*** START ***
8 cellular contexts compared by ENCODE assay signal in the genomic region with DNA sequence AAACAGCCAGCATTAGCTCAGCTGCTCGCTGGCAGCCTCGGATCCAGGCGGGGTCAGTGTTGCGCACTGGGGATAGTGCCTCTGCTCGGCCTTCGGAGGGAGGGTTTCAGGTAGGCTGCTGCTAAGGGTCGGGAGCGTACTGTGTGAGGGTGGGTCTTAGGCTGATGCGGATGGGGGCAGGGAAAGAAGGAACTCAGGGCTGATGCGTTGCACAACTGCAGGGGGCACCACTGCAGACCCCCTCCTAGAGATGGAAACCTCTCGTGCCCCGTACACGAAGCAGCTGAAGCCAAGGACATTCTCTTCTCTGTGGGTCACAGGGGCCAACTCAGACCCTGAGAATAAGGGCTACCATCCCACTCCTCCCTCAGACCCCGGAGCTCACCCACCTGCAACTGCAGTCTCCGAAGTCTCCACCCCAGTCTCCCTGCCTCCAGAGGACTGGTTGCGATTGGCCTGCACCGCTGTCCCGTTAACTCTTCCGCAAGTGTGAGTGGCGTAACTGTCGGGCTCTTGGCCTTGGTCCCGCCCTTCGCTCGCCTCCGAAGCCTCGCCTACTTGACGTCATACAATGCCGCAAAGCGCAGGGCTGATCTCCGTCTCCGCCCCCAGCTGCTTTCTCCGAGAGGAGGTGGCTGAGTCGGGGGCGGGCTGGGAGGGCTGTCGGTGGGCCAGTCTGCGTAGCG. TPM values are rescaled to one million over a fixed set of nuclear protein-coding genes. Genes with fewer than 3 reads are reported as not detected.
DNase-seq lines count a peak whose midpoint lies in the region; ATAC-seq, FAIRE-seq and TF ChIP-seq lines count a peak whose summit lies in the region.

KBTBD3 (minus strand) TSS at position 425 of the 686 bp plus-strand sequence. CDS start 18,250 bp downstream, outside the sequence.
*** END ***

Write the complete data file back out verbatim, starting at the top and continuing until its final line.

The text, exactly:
8 cellular contexts compared by ENCODE assay signal in the genomic region with DNA sequence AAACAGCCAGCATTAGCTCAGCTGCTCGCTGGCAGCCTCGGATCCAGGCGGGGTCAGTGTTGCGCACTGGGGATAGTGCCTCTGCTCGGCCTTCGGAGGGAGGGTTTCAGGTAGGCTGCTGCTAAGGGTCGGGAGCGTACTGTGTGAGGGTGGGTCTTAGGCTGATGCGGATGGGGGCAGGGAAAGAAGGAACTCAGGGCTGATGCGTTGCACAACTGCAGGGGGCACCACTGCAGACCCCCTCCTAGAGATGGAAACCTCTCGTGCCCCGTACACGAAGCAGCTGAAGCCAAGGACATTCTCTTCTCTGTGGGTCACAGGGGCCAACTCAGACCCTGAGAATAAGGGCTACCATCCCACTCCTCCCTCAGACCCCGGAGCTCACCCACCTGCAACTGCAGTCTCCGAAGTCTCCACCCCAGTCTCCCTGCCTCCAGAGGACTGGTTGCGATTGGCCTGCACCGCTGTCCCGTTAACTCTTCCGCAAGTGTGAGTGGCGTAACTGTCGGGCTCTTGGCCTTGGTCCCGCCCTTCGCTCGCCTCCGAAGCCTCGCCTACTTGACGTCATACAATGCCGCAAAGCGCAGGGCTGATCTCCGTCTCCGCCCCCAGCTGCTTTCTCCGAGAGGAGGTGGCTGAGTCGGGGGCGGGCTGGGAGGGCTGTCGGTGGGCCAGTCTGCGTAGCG. TPM values are rescaled to one million over a fixed set of nuclear protein-coding genes. Genes with fewer than 3 reads are reported as not detected.
DNase-seq lines count a peak whose midpoint lies in the region; ATAC-seq, FAIRE-seq and TF ChIP-seq lines count a peak whose summit lies in the region.

KBTBD3 (minus strand) TSS at position 425 of the 686 bp plus-strand sequence. CDS start 18,250 bp downstream, outside the sequence.